Homes plan to save pub from bulldozer
PLANS to turn a landmark former pub into flats will give the building a fresh lease of life, its new owners say.
Fears had been raised that Bennetts Tavern in Cobridge – which has stood empty since it shut in 2010 – would be demolished.
Its plight prompted a successful campaign to save a war memorial which was attached to the pub's walls.
Now developer Rickwood Properties, which bought the pub before Christmas, intends to convert it into flats.
A planning application is being drawn up for the site, on the corner of Sudlow Street and North Street, with building work to be carried out by Grademax Ltd.
Rickwood director Dave Tanner said: "If we get planning permission, we're going to turn Bennetts pub into four separate flats.
"It looked like a really nice pub, so we're not looking for big changes – just a refurbishment.
"Because of the character of the place, we shall look at trying to keep some of the pub's history by incorporating original features into the flats."
Mr Tanner said the company had renovated properties in North Street and although Bennetts was the first pub it had taken on, it was a natural progression.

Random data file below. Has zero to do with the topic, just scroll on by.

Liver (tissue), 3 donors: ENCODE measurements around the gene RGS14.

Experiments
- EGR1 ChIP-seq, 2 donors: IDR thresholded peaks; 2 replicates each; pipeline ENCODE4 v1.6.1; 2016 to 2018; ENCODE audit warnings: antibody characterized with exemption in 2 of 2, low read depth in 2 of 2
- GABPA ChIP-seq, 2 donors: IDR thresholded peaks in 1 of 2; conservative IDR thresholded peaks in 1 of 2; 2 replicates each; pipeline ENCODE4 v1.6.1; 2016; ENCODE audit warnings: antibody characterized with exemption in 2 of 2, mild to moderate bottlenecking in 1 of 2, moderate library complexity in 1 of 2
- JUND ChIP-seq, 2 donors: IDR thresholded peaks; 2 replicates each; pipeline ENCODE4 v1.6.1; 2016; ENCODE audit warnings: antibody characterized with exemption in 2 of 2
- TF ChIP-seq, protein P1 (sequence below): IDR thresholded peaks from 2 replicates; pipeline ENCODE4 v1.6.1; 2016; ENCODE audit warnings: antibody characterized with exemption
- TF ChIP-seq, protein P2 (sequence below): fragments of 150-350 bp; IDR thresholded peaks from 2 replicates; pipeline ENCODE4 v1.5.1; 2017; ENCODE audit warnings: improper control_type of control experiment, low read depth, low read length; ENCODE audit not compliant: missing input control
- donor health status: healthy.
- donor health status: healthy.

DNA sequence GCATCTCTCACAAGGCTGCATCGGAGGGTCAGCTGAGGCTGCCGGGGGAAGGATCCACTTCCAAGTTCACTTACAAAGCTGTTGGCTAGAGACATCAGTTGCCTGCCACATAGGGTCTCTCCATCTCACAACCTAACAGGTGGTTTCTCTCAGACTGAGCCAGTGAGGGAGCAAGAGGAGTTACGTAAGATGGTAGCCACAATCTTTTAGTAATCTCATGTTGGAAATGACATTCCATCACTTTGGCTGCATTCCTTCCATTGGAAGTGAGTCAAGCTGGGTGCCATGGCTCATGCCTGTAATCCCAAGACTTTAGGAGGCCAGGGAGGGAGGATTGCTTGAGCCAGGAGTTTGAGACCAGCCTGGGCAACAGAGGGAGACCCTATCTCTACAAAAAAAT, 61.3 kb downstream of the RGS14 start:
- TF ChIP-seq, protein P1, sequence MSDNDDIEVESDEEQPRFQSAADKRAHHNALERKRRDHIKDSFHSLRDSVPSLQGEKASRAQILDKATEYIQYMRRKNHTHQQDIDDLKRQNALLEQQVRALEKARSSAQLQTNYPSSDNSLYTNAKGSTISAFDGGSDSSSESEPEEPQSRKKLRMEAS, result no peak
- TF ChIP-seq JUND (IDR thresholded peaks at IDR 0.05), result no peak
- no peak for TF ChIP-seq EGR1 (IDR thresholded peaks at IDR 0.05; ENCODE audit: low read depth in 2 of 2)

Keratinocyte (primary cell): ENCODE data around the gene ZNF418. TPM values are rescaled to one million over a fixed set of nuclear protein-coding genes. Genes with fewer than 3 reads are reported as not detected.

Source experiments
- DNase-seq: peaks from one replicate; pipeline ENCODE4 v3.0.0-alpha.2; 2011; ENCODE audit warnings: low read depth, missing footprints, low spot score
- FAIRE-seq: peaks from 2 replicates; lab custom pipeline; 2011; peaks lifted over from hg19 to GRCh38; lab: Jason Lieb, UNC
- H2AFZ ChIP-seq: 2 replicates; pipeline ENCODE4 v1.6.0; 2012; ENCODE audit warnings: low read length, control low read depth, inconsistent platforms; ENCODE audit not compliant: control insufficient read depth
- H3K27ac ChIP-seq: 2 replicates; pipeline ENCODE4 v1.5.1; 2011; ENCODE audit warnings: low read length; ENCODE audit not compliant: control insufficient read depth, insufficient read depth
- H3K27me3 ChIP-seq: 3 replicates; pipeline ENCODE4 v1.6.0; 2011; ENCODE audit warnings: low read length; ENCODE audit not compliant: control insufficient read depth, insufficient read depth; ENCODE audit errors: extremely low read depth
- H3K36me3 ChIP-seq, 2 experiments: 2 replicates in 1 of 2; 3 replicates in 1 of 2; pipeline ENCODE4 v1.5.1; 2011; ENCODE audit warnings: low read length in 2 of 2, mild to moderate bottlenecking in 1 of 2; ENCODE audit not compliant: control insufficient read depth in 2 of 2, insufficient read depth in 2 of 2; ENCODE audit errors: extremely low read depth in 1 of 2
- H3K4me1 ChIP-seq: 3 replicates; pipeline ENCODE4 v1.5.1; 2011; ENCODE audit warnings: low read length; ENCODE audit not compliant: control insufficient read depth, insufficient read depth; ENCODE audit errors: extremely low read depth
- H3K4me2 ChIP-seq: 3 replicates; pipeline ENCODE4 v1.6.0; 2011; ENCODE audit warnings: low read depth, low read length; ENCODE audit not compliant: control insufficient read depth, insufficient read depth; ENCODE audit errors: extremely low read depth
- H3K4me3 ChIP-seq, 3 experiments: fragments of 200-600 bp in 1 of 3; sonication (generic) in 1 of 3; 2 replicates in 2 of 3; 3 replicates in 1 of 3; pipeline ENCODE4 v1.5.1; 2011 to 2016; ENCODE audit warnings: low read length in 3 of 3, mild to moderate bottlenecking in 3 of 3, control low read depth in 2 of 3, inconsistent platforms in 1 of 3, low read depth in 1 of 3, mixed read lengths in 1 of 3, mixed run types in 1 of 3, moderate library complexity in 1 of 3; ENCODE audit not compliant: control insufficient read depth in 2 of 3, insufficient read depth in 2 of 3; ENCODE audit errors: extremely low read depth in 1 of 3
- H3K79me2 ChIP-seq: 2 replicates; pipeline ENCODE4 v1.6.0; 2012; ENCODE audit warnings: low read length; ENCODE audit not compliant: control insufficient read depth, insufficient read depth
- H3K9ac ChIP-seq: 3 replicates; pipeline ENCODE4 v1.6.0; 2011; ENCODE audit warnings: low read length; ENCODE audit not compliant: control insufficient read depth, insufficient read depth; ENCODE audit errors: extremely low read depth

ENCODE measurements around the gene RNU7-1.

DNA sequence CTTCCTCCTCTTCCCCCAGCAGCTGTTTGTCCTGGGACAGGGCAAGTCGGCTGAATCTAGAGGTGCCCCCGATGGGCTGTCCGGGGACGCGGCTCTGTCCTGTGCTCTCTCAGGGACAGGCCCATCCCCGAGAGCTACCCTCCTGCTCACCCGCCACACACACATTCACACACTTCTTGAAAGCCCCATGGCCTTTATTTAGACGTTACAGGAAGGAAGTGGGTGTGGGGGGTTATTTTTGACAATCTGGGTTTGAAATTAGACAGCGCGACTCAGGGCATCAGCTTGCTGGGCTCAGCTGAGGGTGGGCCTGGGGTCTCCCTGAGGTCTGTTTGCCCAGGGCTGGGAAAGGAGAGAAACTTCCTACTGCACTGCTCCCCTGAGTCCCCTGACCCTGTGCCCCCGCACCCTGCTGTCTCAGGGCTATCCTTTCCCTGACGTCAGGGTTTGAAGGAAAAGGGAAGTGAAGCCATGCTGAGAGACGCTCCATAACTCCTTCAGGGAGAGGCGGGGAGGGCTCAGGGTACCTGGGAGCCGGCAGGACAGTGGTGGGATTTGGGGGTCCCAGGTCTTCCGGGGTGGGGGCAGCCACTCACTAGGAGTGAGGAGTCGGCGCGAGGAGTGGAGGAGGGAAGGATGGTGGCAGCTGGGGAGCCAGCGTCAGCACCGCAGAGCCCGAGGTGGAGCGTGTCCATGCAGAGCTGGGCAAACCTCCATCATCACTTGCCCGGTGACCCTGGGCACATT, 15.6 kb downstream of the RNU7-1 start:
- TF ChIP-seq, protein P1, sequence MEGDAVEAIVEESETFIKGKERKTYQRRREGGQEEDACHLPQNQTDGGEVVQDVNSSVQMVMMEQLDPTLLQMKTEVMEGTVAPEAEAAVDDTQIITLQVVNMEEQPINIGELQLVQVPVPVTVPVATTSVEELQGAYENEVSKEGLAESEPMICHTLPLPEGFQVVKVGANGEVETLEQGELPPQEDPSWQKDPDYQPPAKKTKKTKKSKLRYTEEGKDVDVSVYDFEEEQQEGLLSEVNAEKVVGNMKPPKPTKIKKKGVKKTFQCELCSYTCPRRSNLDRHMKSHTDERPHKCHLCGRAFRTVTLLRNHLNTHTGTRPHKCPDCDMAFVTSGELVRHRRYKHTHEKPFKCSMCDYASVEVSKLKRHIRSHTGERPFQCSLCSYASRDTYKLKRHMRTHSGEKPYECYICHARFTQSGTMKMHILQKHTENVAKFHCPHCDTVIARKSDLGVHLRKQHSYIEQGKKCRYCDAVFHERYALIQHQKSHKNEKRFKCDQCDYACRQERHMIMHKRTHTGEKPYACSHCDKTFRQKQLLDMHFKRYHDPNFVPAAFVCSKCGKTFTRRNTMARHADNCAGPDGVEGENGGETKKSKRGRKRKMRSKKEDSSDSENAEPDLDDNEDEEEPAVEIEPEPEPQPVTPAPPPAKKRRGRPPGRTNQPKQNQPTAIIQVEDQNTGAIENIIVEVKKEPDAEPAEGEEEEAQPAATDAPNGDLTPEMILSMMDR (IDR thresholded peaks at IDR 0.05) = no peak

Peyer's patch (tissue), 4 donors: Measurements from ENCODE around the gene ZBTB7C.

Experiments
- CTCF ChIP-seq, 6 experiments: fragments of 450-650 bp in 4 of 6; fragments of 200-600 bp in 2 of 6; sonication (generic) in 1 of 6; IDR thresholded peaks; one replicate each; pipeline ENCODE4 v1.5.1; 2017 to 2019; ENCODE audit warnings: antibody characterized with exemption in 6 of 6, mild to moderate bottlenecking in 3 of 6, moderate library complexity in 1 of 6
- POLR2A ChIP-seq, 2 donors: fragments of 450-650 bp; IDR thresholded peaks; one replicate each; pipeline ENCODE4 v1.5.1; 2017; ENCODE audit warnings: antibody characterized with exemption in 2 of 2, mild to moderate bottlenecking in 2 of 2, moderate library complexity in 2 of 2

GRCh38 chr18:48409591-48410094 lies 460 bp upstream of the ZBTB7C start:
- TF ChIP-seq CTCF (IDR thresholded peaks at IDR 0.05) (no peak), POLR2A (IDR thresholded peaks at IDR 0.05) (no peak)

"We're going to significantly upgrade everything in the pub and make it easier for the future buyer to maintain," he said.
"When these flats are finished and we've sold it on, the place will be well-insulated and equipped with all the mod cons."
Mr Tanner said it was a shame Bennetts had no future as a pub but the plan would at least give the building a new lease of life.
"Many pubs are now starting to go out of business so it's only natural that we should find another use for them," he said. "We think turning them into flats is exactly what should be done to keep them."
The developers invited former landlady Trixie Bennett – who converted the former North Road Hotel into the pub in the 1970s – to take a last look at the pub, which she likened to 'walking through the Titanic'.
Uncertainty over the pub's future sparked fears the war memorial, commemorating First World War soldiers from the North Street area, could fall prey to metal thieves.
But historians Mervyn Edwards and Angie Stevenson led a campaign to rescue the plaque. It is now in storage at the Potteries Museum and Art Gallery.
Mr Edwards, of the Potteries Pub Renovation Group, agreed Bennetts needed a 'drastic reinvention'.
"The most important part was that we managed to save the war memorial which was part of the pub, but it's now come to the end of its natural life and it needed to become something else," he said.
"It's a shame to see it go, but it's good that Trixie, the woman who founded it with her husband Fred, should see it off."
Fellow campaigner Angie Stevenson said: "It's great that they are keeping the building because I was expecting to come back and see the demolition.
"The building is a piece of history. Hundreds of people have been there."